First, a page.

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Hydraulic control in open channels: upstream and downstream controls

In an open channel, a high-velocity supercritical flow can only be controlled from upstream, e.g. by a spillway gate or by an uncontrolled weir crest. This is termed upstream control. A fluvial, subcritical flow is best controlled from downstream, e.g. by a gate at the downstream end of a canal. That is, a downstream control.
Hydraulic structures that cause critical flow (e.g. gates and weirs) are used as control sections for open channel flows. At the control section the discharge can be calculated once the depth is known. Some structures are built specifically to provide means to record the flow rates simply by measuring the critical flow depth: e.g. broad-crested and sharp-crested weirs.
A control section ‘controls’ the upstream flow if it is subcritical and controls also the downstream flow if it is supercritical. Two classical examples are the sluice gate and the broad-crested weir.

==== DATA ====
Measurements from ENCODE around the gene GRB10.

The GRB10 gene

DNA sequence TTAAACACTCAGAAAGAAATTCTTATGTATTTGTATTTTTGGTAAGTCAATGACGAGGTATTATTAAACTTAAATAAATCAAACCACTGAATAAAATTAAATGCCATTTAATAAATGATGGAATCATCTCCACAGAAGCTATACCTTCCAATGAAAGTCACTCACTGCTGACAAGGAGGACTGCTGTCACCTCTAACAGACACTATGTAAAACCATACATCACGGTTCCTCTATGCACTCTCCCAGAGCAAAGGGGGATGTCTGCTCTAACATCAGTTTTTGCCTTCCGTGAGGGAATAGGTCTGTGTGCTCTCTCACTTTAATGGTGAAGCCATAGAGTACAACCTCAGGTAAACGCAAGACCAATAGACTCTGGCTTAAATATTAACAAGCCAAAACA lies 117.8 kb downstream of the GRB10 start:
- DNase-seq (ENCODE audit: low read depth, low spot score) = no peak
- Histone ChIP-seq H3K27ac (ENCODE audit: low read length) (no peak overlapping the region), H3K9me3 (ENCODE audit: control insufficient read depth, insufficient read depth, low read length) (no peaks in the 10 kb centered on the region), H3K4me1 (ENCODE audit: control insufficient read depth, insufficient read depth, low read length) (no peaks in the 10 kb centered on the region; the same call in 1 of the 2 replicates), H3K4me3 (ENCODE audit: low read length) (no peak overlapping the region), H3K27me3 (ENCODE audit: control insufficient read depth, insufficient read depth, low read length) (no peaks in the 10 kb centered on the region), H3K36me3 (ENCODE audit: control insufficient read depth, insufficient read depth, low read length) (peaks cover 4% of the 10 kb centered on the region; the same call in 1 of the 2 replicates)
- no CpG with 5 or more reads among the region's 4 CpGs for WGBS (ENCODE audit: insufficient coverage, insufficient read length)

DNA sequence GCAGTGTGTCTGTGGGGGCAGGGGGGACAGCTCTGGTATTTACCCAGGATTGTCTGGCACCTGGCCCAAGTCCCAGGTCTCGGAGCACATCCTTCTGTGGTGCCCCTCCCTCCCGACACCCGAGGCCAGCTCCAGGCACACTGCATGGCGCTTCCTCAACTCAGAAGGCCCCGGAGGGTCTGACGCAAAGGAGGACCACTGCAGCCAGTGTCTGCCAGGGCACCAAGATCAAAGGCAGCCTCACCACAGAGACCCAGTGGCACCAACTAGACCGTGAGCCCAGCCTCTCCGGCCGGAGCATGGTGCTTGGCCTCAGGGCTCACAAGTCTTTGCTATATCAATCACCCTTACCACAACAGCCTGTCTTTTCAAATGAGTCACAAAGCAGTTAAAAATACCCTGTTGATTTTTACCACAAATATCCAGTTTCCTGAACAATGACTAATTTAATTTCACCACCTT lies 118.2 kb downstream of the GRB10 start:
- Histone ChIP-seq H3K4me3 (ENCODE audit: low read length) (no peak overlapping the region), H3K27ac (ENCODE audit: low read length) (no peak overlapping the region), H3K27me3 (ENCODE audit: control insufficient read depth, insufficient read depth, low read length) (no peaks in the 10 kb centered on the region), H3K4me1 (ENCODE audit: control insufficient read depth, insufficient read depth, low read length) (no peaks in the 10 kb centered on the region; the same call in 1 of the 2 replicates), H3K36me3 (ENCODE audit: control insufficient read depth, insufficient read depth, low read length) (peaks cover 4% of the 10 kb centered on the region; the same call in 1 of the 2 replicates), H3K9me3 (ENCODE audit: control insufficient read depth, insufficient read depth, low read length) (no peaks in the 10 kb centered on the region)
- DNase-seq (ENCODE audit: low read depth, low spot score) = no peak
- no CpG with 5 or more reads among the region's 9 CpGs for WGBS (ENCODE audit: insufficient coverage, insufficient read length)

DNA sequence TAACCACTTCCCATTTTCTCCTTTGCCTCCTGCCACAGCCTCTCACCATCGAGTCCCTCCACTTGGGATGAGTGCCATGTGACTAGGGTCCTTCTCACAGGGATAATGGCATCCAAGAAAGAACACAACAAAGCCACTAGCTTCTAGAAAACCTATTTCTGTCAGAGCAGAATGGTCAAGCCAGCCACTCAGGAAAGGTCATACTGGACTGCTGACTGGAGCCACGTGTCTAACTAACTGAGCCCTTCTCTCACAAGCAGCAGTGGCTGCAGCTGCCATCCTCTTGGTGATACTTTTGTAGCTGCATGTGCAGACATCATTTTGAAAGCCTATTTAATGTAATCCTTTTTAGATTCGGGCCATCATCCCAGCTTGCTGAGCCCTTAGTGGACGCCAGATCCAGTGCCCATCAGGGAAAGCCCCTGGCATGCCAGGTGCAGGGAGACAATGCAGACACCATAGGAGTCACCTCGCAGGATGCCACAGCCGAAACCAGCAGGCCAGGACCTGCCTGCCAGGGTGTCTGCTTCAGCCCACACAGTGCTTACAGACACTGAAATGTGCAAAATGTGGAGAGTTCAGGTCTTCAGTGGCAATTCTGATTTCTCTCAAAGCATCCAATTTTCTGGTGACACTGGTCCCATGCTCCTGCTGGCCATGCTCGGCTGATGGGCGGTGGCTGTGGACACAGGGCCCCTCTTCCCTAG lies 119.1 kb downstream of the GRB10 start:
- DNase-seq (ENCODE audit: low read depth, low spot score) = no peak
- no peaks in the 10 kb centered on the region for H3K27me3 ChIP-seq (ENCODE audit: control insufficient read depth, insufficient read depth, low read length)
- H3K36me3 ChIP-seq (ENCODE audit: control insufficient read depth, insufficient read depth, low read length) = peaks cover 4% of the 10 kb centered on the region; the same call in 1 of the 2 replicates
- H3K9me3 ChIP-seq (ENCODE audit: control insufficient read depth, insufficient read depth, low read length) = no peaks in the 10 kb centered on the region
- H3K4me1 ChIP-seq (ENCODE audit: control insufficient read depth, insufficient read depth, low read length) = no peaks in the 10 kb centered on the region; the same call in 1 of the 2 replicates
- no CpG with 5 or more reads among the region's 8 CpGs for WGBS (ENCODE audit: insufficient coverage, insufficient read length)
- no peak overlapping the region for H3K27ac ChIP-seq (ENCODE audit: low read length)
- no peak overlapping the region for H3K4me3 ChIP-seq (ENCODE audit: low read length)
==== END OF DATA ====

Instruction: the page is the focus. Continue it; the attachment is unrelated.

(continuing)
The three video movies illustrate seminal examples of hydraulic controls. The first movie presents a vertical sluice gate, with the flow direction from left to right. The second movie shows a broad-crested weir upstream of a stepped spillway. The third movie presents a prototype operation north of Brisbane, Australia on 22 May 2009. The gated spillway crest controls the smooth steep chute operation. An increase in gate opening would results in an increase of discharge outflow.
Hubert Chanson.

Additional notes
YouTube channel >>
Hubert Chanson
Hubert Chanson
HENDERSON, F.M. (1966). "Open Channel Flow." MacMillan Company, New York, USA.
MONTES, J.S. (1998). "Hydraulics of Open Channel Flow." ASCE Press, New-York, USA, 697 pages.
CHANSON, H. (2004). "The Hydraulics of Open Channel Flow: An Introduction." Butterworth-Heinemann, 2nd edition, Oxford, UK, 630 pages (ISBN 978 0 7506 5978 9).

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